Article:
Cave diver Jim Warny (35) has been in far more extreme subterranean conditions than Tham Luang in northern Thailand, where he was part of the team that rescued 12 young soccer players and their coach last week.
The Burren and Slieve Aughty lowlands, where the Belgian national has set new exploration records, are highly challenging, and he has been in far tighter situations in several parts of the world, most recently in Mexico.
However, he says what made the difference last week was “the psychological factor” and knowing the lives of boys only a few years older than his son, Ciarán (9), were at stake.
When Warny, who lives in Co Clare, became one of the lead divers in the last stages of the rescue, he was responsible for navigating the sedated soccer coach Ekapol Chantawong (25) to safety through much of the 4km cave system.
What made the entire rescue a “miracle”, in his view, was that no one person was in charge. The death of former Thai navy Seal diver Saman Kunan had convinced the Thai authorities that a purely military style approach would not work.
"And so although there were many difficulties, and we were all operating outside procedures, it all came together," Warny told The Irish Times. "It was one of the downfalls, but one of the successes, that because there was no one authority and no one person had the complete answer, it worked."
The Lufthansa electrician took up cave diving 20 years ago, and exploration became his passion after he moved to Ireland. One of his friends was Polish explorer Artur Kozlowski, and the two of them set a new Irish-British record for a 4km traverse of a water-filled system in the Gort lowlands in 2010.
When Kozlowski went missing during an attempted traverse of the Pollonora cave system near Kiltartan in 2011, Warny located his friend’s body at a depth of 52m. Two of the leading British cave rescuers, fireman Rick Stanton and IT consultant John Volanthen, worked with Warny on that operation.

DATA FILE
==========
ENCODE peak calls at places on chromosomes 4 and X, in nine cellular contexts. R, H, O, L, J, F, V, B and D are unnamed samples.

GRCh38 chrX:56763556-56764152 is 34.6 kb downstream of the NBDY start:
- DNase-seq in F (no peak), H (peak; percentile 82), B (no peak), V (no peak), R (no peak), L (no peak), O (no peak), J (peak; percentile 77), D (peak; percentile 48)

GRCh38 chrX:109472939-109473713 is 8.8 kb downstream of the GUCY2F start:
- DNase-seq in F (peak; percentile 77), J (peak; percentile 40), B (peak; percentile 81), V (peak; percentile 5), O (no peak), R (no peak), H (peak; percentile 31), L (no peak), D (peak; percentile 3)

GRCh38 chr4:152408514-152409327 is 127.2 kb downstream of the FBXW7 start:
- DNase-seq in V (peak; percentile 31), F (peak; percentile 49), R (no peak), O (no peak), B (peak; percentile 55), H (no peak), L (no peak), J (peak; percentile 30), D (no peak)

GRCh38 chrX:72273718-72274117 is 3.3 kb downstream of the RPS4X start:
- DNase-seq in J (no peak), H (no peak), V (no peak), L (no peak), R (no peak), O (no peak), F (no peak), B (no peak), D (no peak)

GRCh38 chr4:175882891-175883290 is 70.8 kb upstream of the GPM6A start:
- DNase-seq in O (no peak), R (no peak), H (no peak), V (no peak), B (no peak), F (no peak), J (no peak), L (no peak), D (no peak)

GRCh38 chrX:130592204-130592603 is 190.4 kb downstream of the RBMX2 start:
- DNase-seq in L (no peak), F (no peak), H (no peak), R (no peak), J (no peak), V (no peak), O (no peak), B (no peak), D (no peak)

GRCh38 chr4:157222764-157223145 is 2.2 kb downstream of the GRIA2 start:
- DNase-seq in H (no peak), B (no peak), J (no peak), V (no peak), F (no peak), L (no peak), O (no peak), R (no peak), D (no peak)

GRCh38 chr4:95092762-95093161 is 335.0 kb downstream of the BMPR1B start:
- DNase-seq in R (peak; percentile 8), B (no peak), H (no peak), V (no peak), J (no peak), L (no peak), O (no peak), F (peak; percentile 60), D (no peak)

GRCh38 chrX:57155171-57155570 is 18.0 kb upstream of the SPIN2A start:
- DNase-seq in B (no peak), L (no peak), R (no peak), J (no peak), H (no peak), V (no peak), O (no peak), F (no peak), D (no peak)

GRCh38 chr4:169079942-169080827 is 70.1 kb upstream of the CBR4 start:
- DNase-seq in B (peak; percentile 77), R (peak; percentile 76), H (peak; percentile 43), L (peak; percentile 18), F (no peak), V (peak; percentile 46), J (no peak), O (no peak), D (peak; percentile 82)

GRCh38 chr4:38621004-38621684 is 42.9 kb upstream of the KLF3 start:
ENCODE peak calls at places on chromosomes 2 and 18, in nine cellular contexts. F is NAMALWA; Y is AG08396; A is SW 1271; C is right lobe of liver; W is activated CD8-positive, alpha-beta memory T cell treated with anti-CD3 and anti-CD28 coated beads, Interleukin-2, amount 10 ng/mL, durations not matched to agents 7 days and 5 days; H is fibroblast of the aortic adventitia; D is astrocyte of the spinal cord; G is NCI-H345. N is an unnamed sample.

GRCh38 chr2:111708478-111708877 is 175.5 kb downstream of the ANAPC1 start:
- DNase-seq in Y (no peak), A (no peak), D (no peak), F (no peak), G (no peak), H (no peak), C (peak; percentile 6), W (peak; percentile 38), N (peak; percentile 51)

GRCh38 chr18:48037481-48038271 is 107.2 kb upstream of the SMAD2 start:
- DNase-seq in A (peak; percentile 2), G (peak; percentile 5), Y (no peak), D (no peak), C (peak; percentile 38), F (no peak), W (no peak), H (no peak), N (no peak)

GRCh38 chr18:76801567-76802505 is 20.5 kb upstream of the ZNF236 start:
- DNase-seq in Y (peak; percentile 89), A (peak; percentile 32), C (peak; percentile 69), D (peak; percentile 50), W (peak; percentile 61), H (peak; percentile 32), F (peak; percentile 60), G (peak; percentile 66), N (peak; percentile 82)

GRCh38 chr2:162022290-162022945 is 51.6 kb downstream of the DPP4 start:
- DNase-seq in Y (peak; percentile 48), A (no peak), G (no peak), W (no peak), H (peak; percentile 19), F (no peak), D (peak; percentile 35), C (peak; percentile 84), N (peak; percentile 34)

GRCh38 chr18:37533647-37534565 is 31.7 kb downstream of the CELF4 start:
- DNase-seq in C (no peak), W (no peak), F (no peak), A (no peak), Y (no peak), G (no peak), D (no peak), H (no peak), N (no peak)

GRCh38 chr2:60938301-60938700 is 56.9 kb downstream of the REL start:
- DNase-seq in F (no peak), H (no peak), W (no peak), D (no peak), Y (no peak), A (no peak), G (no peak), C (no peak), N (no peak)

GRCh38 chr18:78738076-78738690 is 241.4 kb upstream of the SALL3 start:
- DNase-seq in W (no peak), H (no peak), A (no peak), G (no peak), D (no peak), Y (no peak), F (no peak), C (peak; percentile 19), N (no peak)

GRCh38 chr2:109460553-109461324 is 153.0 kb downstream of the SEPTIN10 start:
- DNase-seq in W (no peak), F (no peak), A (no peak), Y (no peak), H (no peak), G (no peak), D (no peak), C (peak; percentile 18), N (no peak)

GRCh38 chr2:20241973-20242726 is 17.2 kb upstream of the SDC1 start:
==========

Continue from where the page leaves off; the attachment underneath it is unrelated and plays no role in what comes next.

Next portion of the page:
“These were people I had looked up to and learned from, because cave exploration is something you have to be mentored in,” he says.
It was Volathen who found the 12 boys and their coach on a narrow ledge on July 2nd, and from then on Warny was waiting for a call. He flew out on July 6th.
Like mountaineers, cave divers have to manage risk, be self sufficient, but accept that in a subterranean environment there is little or no chance of rescue – only, as his late friend Kozlowski told this newspaper, “recovery if you are lucky”.
‘Compartmentalise your thoughts’
“You compartmentalise your thoughts, and you have to go in knowing you can answer every question,” Warny says.
It was difficult to focus en route to northern Thailand, with “so much information”, but once he was in situ he knew it was “within my comfort zone”.
In a highly claustrophobic, airless, dark and dank environment, panic attacks are a hazard that every cave diver has to train for
“At the same time, nothing could really prepare any one of us for this,which was something we had never experienced,” he says.
In a highly claustrophobic, airless, dark and dank environment, panic attacks are a hazard that every cave diver has to train for. It became clear that the only safe way to take the boys and their coach out was to sedate them, and transport them, sometimes submerged, on stretchers equipped with oxygen.
Fortunately Australian diver Dr Richard Harris, who was part of the international diving team, specialises in anaesthesiology.
On his first day, Warny was a support diver as part of the chain, pushing, sliding, carrying the stretchers over a period of five and six hours at a time.
Whereas the first 1km of the cave system could be walked through, the latter recesses were “fairly tight”, he says.
“It was never so tight that we had to take our gas bottles off,” he says, adding that visibility was very poor and down to “touch” in some places.
On his third day down, he was one of the main divers charged with bringing the coach out for most of the route.
“ The coach had said he wanted to be the last to leave, but it was not his call, and so he was ninth out, and he was also sedated,” Warny says.
Rising water levels on that final day and a breakdown in pumps provided a tight finish, but those still inside the cave system at that point had diving gear, he says.
After a weekend at home in Clare, Warny was back at work on Tuesday. His partner, Asia, and father, Rene, welcomed him home at Shannon. His mother, Rita, who died last year, “would worry about me, but she trusted me in what I did”, he says.
Asked for his views on Elon Musk’s criticism of one caver on Twitter – after Musk’s offer of a submarine was turned down – Warny says the remarks were “uncalled for”.
“Vern Unsworth, the expatriate diver who knows the Tham Luang cave system, was really important in helping us,” he says.
Warny would love to return to Thailand, knows film rights are already being talked about and wouldn’t mind being involved.
“But it is back to normal now. I’ll probably go cave diving this weekend.”